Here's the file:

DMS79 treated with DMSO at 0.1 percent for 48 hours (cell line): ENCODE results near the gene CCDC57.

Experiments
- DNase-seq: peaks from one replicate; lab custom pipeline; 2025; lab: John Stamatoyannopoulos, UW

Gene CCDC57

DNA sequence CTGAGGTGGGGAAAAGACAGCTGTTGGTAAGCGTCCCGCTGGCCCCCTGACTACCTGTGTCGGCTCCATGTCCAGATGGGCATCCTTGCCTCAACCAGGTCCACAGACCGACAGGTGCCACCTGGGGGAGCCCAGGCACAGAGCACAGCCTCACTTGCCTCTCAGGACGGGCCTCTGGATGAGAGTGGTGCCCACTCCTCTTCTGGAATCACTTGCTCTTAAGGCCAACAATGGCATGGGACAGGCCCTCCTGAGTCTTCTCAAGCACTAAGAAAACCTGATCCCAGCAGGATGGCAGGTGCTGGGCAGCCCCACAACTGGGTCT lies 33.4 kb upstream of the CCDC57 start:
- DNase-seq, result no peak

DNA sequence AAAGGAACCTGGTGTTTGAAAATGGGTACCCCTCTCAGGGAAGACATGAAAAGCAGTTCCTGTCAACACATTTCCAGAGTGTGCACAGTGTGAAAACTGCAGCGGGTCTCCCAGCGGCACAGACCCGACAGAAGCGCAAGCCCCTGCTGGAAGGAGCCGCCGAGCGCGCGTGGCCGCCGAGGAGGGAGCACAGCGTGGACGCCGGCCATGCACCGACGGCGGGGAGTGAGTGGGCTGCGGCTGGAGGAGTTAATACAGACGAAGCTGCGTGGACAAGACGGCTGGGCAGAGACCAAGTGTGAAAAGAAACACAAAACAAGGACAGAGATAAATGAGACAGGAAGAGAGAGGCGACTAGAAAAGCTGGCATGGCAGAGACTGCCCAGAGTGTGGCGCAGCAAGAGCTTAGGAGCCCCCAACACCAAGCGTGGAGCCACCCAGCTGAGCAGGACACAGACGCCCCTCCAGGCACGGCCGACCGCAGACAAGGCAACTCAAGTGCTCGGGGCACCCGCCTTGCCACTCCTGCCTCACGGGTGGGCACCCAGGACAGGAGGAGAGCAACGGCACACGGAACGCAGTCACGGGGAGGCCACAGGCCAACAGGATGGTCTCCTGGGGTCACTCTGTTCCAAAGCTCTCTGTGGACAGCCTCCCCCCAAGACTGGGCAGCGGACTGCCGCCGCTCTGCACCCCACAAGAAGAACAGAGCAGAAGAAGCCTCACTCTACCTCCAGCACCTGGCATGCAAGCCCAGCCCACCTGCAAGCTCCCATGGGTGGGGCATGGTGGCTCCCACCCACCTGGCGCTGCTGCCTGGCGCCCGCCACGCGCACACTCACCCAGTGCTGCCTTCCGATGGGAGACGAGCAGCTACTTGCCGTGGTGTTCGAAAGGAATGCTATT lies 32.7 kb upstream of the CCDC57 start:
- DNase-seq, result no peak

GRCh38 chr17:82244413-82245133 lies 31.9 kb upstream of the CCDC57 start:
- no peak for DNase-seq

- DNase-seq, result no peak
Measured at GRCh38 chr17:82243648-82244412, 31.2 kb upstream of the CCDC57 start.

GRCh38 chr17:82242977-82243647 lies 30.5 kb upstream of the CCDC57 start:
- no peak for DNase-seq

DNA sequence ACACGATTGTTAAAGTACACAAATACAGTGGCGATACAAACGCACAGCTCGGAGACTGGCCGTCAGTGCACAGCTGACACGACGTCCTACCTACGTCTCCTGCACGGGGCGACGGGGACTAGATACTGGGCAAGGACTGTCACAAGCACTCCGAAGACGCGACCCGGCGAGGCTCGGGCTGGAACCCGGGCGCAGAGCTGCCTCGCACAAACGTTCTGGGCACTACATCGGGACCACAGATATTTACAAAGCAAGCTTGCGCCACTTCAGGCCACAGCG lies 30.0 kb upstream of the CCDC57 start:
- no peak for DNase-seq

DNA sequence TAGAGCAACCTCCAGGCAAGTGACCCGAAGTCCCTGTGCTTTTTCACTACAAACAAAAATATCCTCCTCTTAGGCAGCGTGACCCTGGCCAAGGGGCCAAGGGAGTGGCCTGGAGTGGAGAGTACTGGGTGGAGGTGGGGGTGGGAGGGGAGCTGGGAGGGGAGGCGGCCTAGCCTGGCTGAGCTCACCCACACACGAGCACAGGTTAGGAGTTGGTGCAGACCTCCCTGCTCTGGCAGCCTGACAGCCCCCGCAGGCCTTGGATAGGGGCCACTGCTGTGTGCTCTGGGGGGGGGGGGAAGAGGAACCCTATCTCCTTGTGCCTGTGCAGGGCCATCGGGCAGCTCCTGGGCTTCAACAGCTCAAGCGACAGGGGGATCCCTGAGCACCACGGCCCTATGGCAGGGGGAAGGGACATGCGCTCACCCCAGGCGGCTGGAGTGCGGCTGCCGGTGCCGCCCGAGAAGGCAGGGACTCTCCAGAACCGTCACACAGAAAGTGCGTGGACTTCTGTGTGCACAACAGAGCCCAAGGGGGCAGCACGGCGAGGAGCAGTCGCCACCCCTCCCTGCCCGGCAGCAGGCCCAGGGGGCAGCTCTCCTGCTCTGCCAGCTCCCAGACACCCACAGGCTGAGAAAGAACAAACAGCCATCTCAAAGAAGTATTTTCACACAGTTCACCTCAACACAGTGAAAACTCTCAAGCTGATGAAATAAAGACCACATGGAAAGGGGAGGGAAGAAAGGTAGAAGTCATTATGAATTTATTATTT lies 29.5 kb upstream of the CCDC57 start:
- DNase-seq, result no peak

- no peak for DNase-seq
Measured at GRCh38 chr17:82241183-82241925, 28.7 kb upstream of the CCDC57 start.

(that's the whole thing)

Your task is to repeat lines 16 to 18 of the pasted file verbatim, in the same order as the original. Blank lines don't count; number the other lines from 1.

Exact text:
- no peak for DNase-seq

DNA sequence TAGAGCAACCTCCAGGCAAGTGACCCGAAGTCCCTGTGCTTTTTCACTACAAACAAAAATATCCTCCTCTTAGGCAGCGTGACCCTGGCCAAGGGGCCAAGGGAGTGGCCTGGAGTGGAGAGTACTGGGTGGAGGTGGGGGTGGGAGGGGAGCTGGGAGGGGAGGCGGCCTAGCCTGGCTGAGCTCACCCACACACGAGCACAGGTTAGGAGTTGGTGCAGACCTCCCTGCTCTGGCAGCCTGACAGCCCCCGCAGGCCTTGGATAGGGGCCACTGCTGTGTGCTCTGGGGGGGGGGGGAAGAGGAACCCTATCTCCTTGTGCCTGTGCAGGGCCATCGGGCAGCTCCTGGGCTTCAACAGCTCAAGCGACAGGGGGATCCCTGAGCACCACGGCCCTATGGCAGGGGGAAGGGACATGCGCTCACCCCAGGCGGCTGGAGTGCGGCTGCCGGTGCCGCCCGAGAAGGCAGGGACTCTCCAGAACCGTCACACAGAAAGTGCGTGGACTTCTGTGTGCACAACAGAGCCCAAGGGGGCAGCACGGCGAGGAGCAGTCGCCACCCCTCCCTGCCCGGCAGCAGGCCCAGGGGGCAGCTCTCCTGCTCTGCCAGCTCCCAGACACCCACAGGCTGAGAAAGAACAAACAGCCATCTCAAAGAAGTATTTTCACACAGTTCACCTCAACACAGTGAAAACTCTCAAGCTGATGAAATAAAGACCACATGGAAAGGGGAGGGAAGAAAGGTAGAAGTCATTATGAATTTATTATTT lies 29.5 kb upstream of the CCDC57 start:
- DNase-seq, result no peak